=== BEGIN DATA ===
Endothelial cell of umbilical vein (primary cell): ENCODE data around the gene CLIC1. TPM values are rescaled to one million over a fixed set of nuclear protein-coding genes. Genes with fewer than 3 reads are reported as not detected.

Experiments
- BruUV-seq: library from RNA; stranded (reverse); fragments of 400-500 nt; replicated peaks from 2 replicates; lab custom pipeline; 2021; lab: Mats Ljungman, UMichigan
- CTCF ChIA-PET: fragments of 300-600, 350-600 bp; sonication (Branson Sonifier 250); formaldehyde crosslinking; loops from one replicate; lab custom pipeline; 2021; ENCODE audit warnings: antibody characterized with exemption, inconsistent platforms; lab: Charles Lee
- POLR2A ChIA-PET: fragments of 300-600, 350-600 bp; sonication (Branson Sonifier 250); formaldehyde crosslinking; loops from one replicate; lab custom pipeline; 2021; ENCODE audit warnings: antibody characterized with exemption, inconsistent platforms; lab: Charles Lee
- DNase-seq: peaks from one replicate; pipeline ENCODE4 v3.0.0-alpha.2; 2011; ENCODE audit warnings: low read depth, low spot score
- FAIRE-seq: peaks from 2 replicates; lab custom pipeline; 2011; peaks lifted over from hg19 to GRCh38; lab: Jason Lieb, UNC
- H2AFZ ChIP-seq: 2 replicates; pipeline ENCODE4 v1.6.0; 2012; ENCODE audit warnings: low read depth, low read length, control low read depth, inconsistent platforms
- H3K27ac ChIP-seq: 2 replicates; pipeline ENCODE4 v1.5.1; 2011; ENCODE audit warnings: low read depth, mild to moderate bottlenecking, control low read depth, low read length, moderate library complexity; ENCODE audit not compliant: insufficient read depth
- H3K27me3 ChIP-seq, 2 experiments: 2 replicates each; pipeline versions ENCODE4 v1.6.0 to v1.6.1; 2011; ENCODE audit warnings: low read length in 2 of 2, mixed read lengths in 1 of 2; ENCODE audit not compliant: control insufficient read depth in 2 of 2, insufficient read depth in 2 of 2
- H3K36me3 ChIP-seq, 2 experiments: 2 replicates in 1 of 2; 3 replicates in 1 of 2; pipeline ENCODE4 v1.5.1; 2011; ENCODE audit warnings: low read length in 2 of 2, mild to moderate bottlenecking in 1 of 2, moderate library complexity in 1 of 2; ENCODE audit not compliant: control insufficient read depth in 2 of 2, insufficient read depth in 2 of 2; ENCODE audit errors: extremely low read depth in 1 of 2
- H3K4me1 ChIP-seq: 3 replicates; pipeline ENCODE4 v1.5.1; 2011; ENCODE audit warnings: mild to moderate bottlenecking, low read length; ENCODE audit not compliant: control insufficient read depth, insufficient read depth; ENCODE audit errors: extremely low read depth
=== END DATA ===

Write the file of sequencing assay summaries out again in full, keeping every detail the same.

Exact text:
Endothelial cell of umbilical vein (primary cell): ENCODE data around the gene CLIC1. TPM values are rescaled to one million over a fixed set of nuclear protein-coding genes. Genes with fewer than 3 reads are reported as not detected.

Experiments
- BruUV-seq: library from RNA; stranded (reverse); fragments of 400-500 nt; replicated peaks from 2 replicates; lab custom pipeline; 2021; lab: Mats Ljungman, UMichigan
- CTCF ChIA-PET: fragments of 300-600, 350-600 bp; sonication (Branson Sonifier 250); formaldehyde crosslinking; loops from one replicate; lab custom pipeline; 2021; ENCODE audit warnings: antibody characterized with exemption, inconsistent platforms; lab: Charles Lee
- POLR2A ChIA-PET: fragments of 300-600, 350-600 bp; sonication (Branson Sonifier 250); formaldehyde crosslinking; loops from one replicate; lab custom pipeline; 2021; ENCODE audit warnings: antibody characterized with exemption, inconsistent platforms; lab: Charles Lee
- DNase-seq: peaks from one replicate; pipeline ENCODE4 v3.0.0-alpha.2; 2011; ENCODE audit warnings: low read depth, low spot score
- FAIRE-seq: peaks from 2 replicates; lab custom pipeline; 2011; peaks lifted over from hg19 to GRCh38; lab: Jason Lieb, UNC
- H2AFZ ChIP-seq: 2 replicates; pipeline ENCODE4 v1.6.0; 2012; ENCODE audit warnings: low read depth, low read length, control low read depth, inconsistent platforms
- H3K27ac ChIP-seq: 2 replicates; pipeline ENCODE4 v1.5.1; 2011; ENCODE audit warnings: low read depth, mild to moderate bottlenecking, control low read depth, low read length, moderate library complexity; ENCODE audit not compliant: insufficient read depth
- H3K27me3 ChIP-seq, 2 experiments: 2 replicates each; pipeline versions ENCODE4 v1.6.0 to v1.6.1; 2011; ENCODE audit warnings: low read length in 2 of 2, mixed read lengths in 1 of 2; ENCODE audit not compliant: control insufficient read depth in 2 of 2, insufficient read depth in 2 of 2
- H3K36me3 ChIP-seq, 2 experiments: 2 replicates in 1 of 2; 3 replicates in 1 of 2; pipeline ENCODE4 v1.5.1; 2011; ENCODE audit warnings: low read length in 2 of 2, mild to moderate bottlenecking in 1 of 2, moderate library complexity in 1 of 2; ENCODE audit not compliant: control insufficient read depth in 2 of 2, insufficient read depth in 2 of 2; ENCODE audit errors: extremely low read depth in 1 of 2
- H3K4me1 ChIP-seq: 3 replicates; pipeline ENCODE4 v1.5.1; 2011; ENCODE audit warnings: mild to moderate bottlenecking, low read length; ENCODE audit not compliant: control insufficient read depth, insufficient read depth; ENCODE audit errors: extremely low read depth